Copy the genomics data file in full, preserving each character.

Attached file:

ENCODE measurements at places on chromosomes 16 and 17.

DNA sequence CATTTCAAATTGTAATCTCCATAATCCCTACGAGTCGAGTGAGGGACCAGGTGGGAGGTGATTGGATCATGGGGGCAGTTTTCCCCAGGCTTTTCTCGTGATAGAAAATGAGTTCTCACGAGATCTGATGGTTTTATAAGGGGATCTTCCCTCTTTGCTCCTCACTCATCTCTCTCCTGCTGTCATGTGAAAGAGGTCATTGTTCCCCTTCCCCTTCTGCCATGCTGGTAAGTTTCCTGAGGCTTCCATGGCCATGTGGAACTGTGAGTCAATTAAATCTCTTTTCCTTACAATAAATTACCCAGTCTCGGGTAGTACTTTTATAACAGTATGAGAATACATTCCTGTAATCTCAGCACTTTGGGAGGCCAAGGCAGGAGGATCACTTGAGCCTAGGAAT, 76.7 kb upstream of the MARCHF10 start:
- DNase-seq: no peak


ENCODE measurements at places on chromosomes 16 and 17.

DNA sequence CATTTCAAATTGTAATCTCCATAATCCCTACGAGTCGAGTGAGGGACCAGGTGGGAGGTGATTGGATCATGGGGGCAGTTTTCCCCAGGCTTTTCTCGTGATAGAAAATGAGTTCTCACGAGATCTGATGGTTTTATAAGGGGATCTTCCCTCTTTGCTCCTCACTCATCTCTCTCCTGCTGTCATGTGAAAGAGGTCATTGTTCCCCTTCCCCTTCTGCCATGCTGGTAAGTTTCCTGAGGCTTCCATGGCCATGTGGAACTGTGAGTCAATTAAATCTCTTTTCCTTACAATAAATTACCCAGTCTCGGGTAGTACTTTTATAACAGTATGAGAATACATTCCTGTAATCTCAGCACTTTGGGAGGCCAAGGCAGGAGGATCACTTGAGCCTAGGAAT, 76.7 kb upstream of the MARCHF10 start:
- DNase-seq: no peak